Subjects

Philosophy | Philosophy | Film | Film | Cinema | Cinema | Narrative | Narrative | Linguistics | Linguistics | Literature | Literature | Opera | Opera | Feeling | Feeling | Cognition | Cognition | Arts | Arts | Thematic | Thematic

License

Content within individual OCW courses is (c) by the individual authors unless otherwise noted. MIT OpenCourseWare materials are licensed by the Massachusetts Institute of Technology under a Creative Commons License (Attribution-NonCommercial-ShareAlike). For further information see http://ocw.mit.edu/terms/index.htm

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21W.765J Interactive and Non-Linear Narrative: Theory and Practice (MIT) 21W.765J Interactive and Non-Linear Narrative: Theory and Practice (MIT)

Description

This course explores the properties of non-linear, multi-linear, and interactive forms of narratives as they have evolved from print to digital media. Works covered in this course range from the Talmud, classics of non-linear novels, experimental literature, early sound and film experiments to recent multi-linear and interactive films and games. The study of the structural properties of narratives that experiment with digression, multiple points of view, disruptions of time, space, and of storyline is complemented by theoretical texts about authorship/readership, plot/story, properties of digital media and hypertext. Questions that will be addressed in this course include: How can we define 'non-linearity/multi-linearity', 'interactivity', 'narrative'. To what extend are these aspect This course explores the properties of non-linear, multi-linear, and interactive forms of narratives as they have evolved from print to digital media. Works covered in this course range from the Talmud, classics of non-linear novels, experimental literature, early sound and film experiments to recent multi-linear and interactive films and games. The study of the structural properties of narratives that experiment with digression, multiple points of view, disruptions of time, space, and of storyline is complemented by theoretical texts about authorship/readership, plot/story, properties of digital media and hypertext. Questions that will be addressed in this course include: How can we define 'non-linearity/multi-linearity', 'interactivity', 'narrative'. To what extend are these aspect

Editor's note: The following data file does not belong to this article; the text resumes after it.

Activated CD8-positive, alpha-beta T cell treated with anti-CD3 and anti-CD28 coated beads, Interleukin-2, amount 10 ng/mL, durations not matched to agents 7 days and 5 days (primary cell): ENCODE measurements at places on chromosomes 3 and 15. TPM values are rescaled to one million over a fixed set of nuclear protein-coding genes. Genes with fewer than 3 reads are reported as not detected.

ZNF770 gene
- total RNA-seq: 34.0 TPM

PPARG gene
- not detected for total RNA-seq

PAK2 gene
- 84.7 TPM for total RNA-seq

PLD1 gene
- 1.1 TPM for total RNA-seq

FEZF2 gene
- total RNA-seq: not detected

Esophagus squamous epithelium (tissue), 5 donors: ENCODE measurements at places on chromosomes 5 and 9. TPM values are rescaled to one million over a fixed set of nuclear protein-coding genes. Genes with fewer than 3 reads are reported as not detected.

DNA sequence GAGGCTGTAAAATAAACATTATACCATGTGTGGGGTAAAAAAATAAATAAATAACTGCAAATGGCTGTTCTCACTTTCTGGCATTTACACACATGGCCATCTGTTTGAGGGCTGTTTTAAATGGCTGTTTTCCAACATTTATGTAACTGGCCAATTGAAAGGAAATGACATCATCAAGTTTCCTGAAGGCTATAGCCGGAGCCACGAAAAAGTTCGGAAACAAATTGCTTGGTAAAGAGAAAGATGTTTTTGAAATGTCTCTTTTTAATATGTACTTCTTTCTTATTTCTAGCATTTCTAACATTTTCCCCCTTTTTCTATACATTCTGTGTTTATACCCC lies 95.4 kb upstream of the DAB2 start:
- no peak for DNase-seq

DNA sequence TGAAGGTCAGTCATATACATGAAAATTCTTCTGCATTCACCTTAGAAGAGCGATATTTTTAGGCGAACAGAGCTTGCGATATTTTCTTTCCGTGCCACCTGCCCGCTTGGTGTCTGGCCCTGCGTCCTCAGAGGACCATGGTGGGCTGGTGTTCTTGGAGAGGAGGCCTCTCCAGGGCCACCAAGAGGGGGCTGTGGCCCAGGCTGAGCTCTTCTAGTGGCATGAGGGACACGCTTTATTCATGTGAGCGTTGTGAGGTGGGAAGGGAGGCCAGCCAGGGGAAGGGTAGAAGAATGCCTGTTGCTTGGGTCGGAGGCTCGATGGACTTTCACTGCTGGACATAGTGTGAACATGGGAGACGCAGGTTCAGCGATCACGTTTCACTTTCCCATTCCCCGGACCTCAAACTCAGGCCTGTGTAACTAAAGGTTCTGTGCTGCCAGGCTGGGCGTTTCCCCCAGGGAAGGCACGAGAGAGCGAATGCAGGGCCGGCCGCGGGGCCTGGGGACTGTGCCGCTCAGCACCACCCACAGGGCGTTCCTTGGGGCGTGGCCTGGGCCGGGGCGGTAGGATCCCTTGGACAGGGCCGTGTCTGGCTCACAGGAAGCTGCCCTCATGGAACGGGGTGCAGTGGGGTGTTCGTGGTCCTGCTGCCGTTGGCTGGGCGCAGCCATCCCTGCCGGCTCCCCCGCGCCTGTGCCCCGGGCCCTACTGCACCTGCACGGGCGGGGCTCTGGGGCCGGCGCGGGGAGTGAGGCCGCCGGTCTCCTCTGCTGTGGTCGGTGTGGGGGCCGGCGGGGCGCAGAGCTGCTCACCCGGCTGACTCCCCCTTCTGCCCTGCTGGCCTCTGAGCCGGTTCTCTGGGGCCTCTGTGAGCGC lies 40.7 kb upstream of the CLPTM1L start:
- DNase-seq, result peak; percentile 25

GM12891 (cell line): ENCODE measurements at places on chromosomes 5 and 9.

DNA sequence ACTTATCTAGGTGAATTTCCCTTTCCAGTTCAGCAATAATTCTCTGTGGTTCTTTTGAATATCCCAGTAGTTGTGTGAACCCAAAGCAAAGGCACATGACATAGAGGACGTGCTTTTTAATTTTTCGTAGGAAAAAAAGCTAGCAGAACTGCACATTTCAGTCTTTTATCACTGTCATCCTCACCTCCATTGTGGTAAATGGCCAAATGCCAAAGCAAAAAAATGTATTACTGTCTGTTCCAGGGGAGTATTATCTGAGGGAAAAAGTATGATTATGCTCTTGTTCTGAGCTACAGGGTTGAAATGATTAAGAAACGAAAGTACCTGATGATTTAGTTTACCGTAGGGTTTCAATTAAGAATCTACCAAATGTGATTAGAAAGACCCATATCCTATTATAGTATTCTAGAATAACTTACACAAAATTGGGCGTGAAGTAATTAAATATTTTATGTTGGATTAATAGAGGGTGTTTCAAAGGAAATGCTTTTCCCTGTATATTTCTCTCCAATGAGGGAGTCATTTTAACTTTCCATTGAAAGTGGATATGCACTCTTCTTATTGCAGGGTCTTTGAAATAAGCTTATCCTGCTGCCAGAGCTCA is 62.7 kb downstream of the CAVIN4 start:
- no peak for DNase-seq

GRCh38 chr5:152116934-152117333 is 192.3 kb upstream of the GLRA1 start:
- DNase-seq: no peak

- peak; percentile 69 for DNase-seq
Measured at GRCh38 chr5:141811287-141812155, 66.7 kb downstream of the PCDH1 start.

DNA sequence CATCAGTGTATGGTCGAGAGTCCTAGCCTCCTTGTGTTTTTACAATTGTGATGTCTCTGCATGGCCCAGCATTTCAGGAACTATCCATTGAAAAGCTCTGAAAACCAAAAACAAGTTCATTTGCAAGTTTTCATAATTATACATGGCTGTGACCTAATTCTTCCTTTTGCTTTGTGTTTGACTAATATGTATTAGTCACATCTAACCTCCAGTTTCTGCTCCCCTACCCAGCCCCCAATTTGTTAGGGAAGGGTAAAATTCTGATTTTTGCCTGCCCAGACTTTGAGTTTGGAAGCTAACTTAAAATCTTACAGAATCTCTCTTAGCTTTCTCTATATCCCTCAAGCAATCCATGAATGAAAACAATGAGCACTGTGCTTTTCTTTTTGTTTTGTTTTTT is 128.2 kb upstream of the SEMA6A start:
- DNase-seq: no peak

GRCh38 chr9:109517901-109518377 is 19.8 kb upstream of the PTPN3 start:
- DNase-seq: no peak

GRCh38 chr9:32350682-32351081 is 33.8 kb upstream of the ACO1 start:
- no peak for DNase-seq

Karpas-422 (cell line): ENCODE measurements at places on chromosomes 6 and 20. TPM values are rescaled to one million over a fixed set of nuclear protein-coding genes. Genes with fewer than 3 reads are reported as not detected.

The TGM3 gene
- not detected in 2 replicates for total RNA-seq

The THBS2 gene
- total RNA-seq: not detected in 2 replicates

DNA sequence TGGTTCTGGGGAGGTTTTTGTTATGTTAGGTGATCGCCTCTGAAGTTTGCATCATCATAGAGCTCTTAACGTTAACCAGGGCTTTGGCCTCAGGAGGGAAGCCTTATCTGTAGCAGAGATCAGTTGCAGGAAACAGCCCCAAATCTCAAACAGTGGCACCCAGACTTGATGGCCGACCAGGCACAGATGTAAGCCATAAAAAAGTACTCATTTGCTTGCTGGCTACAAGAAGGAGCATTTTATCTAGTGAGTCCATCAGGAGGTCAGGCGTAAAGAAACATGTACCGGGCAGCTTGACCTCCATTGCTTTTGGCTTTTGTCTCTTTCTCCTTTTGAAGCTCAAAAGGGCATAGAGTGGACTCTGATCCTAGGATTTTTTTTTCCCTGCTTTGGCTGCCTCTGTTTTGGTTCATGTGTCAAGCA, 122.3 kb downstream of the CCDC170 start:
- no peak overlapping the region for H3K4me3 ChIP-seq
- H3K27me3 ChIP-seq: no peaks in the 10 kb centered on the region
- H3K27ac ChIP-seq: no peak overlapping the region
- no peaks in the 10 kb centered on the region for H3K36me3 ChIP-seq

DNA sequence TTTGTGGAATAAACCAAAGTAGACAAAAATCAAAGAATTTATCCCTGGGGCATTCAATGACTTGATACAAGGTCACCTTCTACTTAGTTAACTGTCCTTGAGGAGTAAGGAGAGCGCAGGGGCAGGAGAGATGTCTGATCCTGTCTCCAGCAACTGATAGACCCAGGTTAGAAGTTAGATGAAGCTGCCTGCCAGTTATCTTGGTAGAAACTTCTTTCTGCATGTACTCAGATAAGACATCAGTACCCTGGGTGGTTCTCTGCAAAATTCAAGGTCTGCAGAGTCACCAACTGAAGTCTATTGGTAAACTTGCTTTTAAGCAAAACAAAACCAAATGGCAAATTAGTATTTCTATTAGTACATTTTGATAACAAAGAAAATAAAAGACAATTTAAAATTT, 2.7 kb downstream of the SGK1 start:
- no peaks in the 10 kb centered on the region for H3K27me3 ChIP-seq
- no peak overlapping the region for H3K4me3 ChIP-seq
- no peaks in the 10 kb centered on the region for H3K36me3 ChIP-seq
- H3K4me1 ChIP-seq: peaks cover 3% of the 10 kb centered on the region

Subjects

Narrative | Narrative | Interactive | Interactive | Non-Linear | Non-Linear | Multi-Linear | Multi-Linear | Digital | Digital | Print | Print | Media | Media | Talmud | Talmud | Novel | Novel | Literature | Literature | Film | Film | Games | Games | Storyline | Storyline | Text | Text | Story | Story | 21W.765 | 21W.765 | 21L.489 | 21L.489 | CMS.845 | CMS.845

License

Content within individual OCW courses is (c) by the individual authors unless otherwise noted. MIT OpenCourseWare materials are licensed by the Massachusetts Institute of Technology under a Creative Commons License (Attribution-NonCommercial-ShareAlike). For further information see http://ocw.mit.edu/terms/index.htm

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21W.765J Theory and Practice of Non-linear and Interactive Narrative (MIT) 21W.765J Theory and Practice of Non-linear and Interactive Narrative (MIT)

Description

This class covers a range of topics including hypertext, interactive cinema, games, installation art, and soundscapes. It examines the potential for dynamic narrative in traditional media like novels and films and as well as in computer-based stories and games. The course focuses on the creation of electronic stories and games using simple authoring systems and multimedia software tools. Students present and constructively critique one another's work in progress in a workshop setting aimed at expanding the representational powers of a new creative medium. This class covers a range of topics including hypertext, interactive cinema, games, installation art, and soundscapes. It examines the potential for dynamic narrative in traditional media like novels and films and as well as in computer-based stories and games. The course focuses on the creation of electronic stories and games using simple authoring systems and multimedia software tools. Students present and constructively critique one another's work in progress in a workshop setting aimed at expanding the representational powers of a new creative medium.